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Old 07-23-22, 09:57 AM
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Originally Posted by KonAaron Snake
I don't know the frame builder...looks nice. A but utilitarian. I like the seatstays. What you really have is a small name and a Frankenstein, neither of which tend to draw in the big bucks. Value will be very variable, but it's probably not a gold mine either. The buyer is likely to end up with a lot of bang for the buck. This looks like a part out to me, for all the reasons I stated. As a complete bike, I think $600 would be about as much as I'd hope for, but you could also see someone who sees the real value here.
Mitch Kneller was a real craftsman who made a line of custom frames for Advanced Bicycle Engineering in Cambridge, MA. This frame shows his attention to detail. He was also an innovator in aspects of frame design, including his frame geometry and his use of varying thickness and brands of tubing. Kneller never became widely known because his career was sadly cut short when he died in a road accident.

My understanding is that one of the people who apprenticed under Kneller was Chris Chance, a better-known name in cycling as the founder of Fat Chance and Fat City Cycles.

I am posting images of the Kneller catalog below.









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Old 07-23-22, 09:59 AM
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Here is the rest of the KNELLER Bicycle catalog...




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Old 07-26-22, 01:27 PM
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IME, custom builders just dont get the respect they should. Ive bought several in the last year. One sat on Las Vegas FB marketplace for over a month at what I thought was a silly low price. It was a southern CA builder, one would have thought a visitor to Vegas would have pounced on it. Nope.
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Old 12-30-22, 10:59 PM
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Thank you

I just wanted to reach out to let you all know that this thread has meant the world to me as Mitchs daughter.

Im not sure where you heard he died in a road accident, but he lived a full life and passed away 9yrs ago from health complications.

He was an amazing father and seeing his art still alive and being enjoyed is a gift I cant thank you all enough for.

Unfortunately, I dont have a Kneller bicycle of my own, although I wish I did, but these pictures and these words are something I can pass down to my son who never got to meet his Papa who passed before he was born.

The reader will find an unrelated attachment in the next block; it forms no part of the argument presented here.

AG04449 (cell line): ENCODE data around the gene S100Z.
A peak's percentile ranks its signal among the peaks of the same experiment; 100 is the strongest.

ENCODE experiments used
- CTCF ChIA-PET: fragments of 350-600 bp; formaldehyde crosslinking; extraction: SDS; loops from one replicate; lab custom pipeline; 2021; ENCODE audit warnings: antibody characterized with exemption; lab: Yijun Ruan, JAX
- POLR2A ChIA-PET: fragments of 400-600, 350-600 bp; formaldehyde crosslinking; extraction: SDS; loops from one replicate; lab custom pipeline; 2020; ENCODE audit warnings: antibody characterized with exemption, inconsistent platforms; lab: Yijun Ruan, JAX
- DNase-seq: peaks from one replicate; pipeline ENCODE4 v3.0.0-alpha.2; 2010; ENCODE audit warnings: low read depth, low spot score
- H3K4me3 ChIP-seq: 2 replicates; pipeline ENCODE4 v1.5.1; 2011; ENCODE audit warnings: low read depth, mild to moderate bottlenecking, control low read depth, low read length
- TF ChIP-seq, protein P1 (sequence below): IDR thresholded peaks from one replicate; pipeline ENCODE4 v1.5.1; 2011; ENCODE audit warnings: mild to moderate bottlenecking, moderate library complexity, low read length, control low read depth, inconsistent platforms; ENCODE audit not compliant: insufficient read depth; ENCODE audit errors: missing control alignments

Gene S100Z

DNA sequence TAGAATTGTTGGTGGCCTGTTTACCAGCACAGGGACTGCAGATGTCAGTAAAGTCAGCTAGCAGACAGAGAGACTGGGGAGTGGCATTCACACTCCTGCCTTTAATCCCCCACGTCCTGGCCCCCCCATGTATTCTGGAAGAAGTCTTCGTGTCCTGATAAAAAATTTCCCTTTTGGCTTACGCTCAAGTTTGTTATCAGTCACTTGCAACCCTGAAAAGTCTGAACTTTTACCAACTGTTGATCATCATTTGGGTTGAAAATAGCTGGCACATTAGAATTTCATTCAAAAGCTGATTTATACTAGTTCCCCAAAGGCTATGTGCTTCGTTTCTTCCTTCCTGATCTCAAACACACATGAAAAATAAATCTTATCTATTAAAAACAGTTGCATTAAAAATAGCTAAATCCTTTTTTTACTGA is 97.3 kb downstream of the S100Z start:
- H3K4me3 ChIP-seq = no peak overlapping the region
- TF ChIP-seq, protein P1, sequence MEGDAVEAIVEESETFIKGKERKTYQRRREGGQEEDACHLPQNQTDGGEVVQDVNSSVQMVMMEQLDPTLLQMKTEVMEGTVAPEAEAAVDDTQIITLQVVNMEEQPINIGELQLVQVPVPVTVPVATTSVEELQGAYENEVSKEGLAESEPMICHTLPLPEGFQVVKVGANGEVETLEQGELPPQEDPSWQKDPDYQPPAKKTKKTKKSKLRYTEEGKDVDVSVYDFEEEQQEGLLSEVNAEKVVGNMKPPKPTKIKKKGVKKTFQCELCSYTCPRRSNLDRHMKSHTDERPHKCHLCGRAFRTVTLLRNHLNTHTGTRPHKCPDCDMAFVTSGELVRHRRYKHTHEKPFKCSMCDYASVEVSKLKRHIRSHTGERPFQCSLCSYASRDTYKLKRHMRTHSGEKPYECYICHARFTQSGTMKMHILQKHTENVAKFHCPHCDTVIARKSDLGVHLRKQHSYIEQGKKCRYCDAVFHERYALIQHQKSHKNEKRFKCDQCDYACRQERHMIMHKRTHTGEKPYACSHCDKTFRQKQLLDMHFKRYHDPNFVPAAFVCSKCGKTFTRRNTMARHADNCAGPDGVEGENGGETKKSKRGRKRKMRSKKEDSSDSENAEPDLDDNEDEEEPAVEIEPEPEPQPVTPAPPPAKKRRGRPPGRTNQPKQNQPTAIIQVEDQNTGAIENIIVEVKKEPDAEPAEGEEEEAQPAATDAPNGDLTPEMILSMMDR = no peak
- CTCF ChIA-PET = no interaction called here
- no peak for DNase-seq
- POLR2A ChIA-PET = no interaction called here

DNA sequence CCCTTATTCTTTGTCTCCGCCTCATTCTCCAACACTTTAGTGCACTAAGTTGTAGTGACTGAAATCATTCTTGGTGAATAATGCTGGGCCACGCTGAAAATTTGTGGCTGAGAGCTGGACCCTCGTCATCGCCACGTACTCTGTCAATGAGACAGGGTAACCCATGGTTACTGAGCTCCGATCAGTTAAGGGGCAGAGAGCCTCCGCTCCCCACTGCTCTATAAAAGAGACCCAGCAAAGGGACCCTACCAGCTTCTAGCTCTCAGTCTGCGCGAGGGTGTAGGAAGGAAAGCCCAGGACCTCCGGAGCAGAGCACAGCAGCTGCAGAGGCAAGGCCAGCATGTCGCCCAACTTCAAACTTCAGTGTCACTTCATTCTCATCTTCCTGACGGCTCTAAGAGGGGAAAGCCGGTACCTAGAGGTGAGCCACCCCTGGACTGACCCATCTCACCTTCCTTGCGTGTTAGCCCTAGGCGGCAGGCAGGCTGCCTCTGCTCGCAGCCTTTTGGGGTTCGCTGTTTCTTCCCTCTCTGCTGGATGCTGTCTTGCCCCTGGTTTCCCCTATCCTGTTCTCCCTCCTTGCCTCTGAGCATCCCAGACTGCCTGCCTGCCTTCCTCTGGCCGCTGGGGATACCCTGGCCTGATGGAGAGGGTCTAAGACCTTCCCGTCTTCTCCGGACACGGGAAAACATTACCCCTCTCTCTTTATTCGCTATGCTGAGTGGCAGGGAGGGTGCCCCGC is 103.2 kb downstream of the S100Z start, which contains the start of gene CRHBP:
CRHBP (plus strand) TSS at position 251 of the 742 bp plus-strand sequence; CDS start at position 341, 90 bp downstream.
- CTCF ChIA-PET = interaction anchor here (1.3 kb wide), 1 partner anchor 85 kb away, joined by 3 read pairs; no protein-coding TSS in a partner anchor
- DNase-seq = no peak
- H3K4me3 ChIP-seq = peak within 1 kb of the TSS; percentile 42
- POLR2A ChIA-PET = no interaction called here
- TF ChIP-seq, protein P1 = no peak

The man who created these bicycles was an amazing artist and truly loved what he did. I wish he was still alive to see that his bicycles were still being enjoyed to this day, 40+yrs laterbut know that the knowledge brings great joy and pride to me and my son.

Thank you all and please, if you find a Kneller bicycle in your travels, please find a way to let me know as Id love to acquire one to have in my family.
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Old 12-31-22, 01:51 PM
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Wonderful News about Mitch Knellor

So glad to hear that I was misinformed about Mitch's death and happy to hear that he lived a good full life. His artistry and care were definitely evident in the frame I owned. It now has a good new home in central Massachusetts. In the past 20 years of occasionally looking, I think I have only seen one his bikes up for sale twice; I think one was on eBay and the other on Craigslist or some other Boston-based classified. I am now down in Asheville and I don't expect to come across any here.

I'm glad you at least got the pictures of this bike to save. I loved coming across the Knellor bike catalog that someone had digitized. Best of luck in your search for a frame. You may want to contact some of the better bike shops around Boston to let them know you are looking; you never know...

Originally Posted by rkneller
I just wanted to reach out to let you all know that this thread has meant the world to me as Mitchs daughter.

Im not sure where you heard he died in a road accident, but he lived a full life and passed away 9yrs ago from health complications.

He was an amazing father and seeing his art still alive and being enjoyed is a gift I cant thank you all enough for.

Unfortunately, I dont have a Kneller bicycle of my own, although I wish I did, but these pictures and these words are something I can pass down to my son who never got to meet his Papa who passed before he was born.

The man who created these bicycles was an amazing artist and truly loved what he did. I wish he was still alive to see that his bicycles were still being enjoyed to this day, 40+yrs laterbut know that the knowledge brings great joy and pride to me and my son.

Thank you all and please, if you find a Kneller bicycle in your travels, please find a way to let me know as Id love to acquire one to have in my family.